Chicken chatter deciphered, as described in the Daily Telegraph Online 16 Nov 2006. Chris and Linda Evans have investigated how much information is contained in hens’ calls. It has always been assumed that hens are only able to communicate at a very primitive level, and the sounds they make when they find food are just meaningless exclamations. However, they can make over 20 different calls, which have separate meanings. For example, a hen that finds food makes a repetitive high pitched call that other birds recognise as “here is food” and will look for food themselves. The birds can also give some indication of the quality of the food, e.g. producing sounds at a higher rate for a more desirable type of food. Recent research has found that chickens are not nearly as stupid as most people assume. They live in stable social groups, can recognise each other by facial features, and seem to be able to understand that if an object they recognise is taken away and hidden, it has not ceased to exist.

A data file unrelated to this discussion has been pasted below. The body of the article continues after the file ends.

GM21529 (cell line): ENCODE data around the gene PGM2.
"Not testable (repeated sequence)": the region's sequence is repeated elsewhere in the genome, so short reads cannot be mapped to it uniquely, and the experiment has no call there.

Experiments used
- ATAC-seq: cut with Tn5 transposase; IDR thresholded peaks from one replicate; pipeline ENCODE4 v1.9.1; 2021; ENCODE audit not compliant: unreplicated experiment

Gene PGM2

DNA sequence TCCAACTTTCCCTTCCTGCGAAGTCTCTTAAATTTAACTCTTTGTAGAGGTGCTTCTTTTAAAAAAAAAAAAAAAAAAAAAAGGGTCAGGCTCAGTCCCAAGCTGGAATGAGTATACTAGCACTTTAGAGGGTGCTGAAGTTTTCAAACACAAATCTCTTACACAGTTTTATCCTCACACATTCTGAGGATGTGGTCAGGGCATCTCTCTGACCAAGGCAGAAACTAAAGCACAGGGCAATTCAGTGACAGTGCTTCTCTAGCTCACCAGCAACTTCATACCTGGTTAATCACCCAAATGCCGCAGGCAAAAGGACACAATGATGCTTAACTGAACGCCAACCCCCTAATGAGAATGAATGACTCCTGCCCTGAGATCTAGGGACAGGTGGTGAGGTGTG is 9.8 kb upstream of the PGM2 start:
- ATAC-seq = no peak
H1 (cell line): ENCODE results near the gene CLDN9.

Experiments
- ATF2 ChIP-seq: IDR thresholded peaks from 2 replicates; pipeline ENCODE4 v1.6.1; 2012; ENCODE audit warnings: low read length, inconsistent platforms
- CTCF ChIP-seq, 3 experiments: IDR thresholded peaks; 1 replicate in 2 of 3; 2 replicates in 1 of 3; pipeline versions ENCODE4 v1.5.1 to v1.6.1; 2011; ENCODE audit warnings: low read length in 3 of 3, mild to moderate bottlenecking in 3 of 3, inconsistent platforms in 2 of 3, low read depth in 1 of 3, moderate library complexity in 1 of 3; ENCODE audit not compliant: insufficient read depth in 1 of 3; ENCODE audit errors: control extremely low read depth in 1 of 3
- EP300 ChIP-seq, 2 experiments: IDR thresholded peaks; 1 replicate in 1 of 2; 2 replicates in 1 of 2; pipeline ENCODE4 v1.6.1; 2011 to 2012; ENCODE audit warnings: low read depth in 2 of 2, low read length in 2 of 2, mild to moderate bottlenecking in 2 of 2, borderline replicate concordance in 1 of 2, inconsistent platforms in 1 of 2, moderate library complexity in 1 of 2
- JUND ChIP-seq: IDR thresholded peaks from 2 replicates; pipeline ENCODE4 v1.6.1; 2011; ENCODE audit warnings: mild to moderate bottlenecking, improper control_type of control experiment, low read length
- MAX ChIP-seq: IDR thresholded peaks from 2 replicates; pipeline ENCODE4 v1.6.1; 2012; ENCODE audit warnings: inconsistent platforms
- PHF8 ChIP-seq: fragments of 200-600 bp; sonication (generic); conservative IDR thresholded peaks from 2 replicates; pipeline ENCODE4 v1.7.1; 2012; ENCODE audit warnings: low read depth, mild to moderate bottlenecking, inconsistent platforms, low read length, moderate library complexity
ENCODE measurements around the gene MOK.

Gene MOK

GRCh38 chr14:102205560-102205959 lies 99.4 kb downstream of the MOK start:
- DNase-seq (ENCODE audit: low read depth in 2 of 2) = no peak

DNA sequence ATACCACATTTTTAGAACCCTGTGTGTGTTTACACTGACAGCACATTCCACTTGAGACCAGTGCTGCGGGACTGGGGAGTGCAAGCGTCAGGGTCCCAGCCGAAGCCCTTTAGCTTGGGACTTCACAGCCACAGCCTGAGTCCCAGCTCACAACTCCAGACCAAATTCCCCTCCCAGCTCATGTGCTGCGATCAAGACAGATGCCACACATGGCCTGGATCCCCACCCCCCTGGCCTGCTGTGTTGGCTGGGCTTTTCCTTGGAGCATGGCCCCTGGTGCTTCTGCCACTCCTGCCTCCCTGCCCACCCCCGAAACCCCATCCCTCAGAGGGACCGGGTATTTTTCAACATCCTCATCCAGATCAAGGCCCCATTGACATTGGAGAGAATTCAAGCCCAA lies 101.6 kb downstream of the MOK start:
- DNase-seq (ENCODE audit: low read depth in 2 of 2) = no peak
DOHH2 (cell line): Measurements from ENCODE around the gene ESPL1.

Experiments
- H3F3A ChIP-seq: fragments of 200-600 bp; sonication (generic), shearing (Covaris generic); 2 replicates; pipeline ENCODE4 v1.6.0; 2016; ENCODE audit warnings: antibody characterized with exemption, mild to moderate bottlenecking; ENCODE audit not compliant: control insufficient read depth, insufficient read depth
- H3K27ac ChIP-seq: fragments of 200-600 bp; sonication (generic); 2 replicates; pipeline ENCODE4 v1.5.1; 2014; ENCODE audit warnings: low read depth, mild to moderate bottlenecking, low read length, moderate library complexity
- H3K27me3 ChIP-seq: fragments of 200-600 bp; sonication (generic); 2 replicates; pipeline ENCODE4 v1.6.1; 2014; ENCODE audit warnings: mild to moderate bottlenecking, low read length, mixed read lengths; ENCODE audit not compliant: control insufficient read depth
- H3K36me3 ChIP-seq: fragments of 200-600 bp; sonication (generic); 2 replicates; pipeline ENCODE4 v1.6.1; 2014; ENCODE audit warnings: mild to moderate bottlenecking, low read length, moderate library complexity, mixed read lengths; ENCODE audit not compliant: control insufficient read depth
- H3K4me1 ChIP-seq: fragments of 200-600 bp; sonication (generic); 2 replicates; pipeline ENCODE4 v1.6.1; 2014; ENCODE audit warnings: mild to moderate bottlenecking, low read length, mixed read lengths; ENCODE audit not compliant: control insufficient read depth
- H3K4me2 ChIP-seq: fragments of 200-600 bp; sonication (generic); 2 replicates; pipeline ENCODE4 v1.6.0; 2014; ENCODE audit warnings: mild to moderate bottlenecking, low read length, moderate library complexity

Editorial Comment: Birds were generally thought to be stupid or to behave by instinct because they have small brains, hence the term “bird brain”. However, recent research into many bird species indicates they are capable of quite complex learning, and their brains are not deficient, but are wired differently to mammals. They are only stupid if they are not given an opportunity to learn from other birds. This should not be a surprise as scientist have known for many years that birds have many other features that are distinctively different to mammals and reptiles, e.g. their breathing system. This fits perfectly with Genesis 1 story of the 5th day of creation when God created birds as separate and fully formed creatures.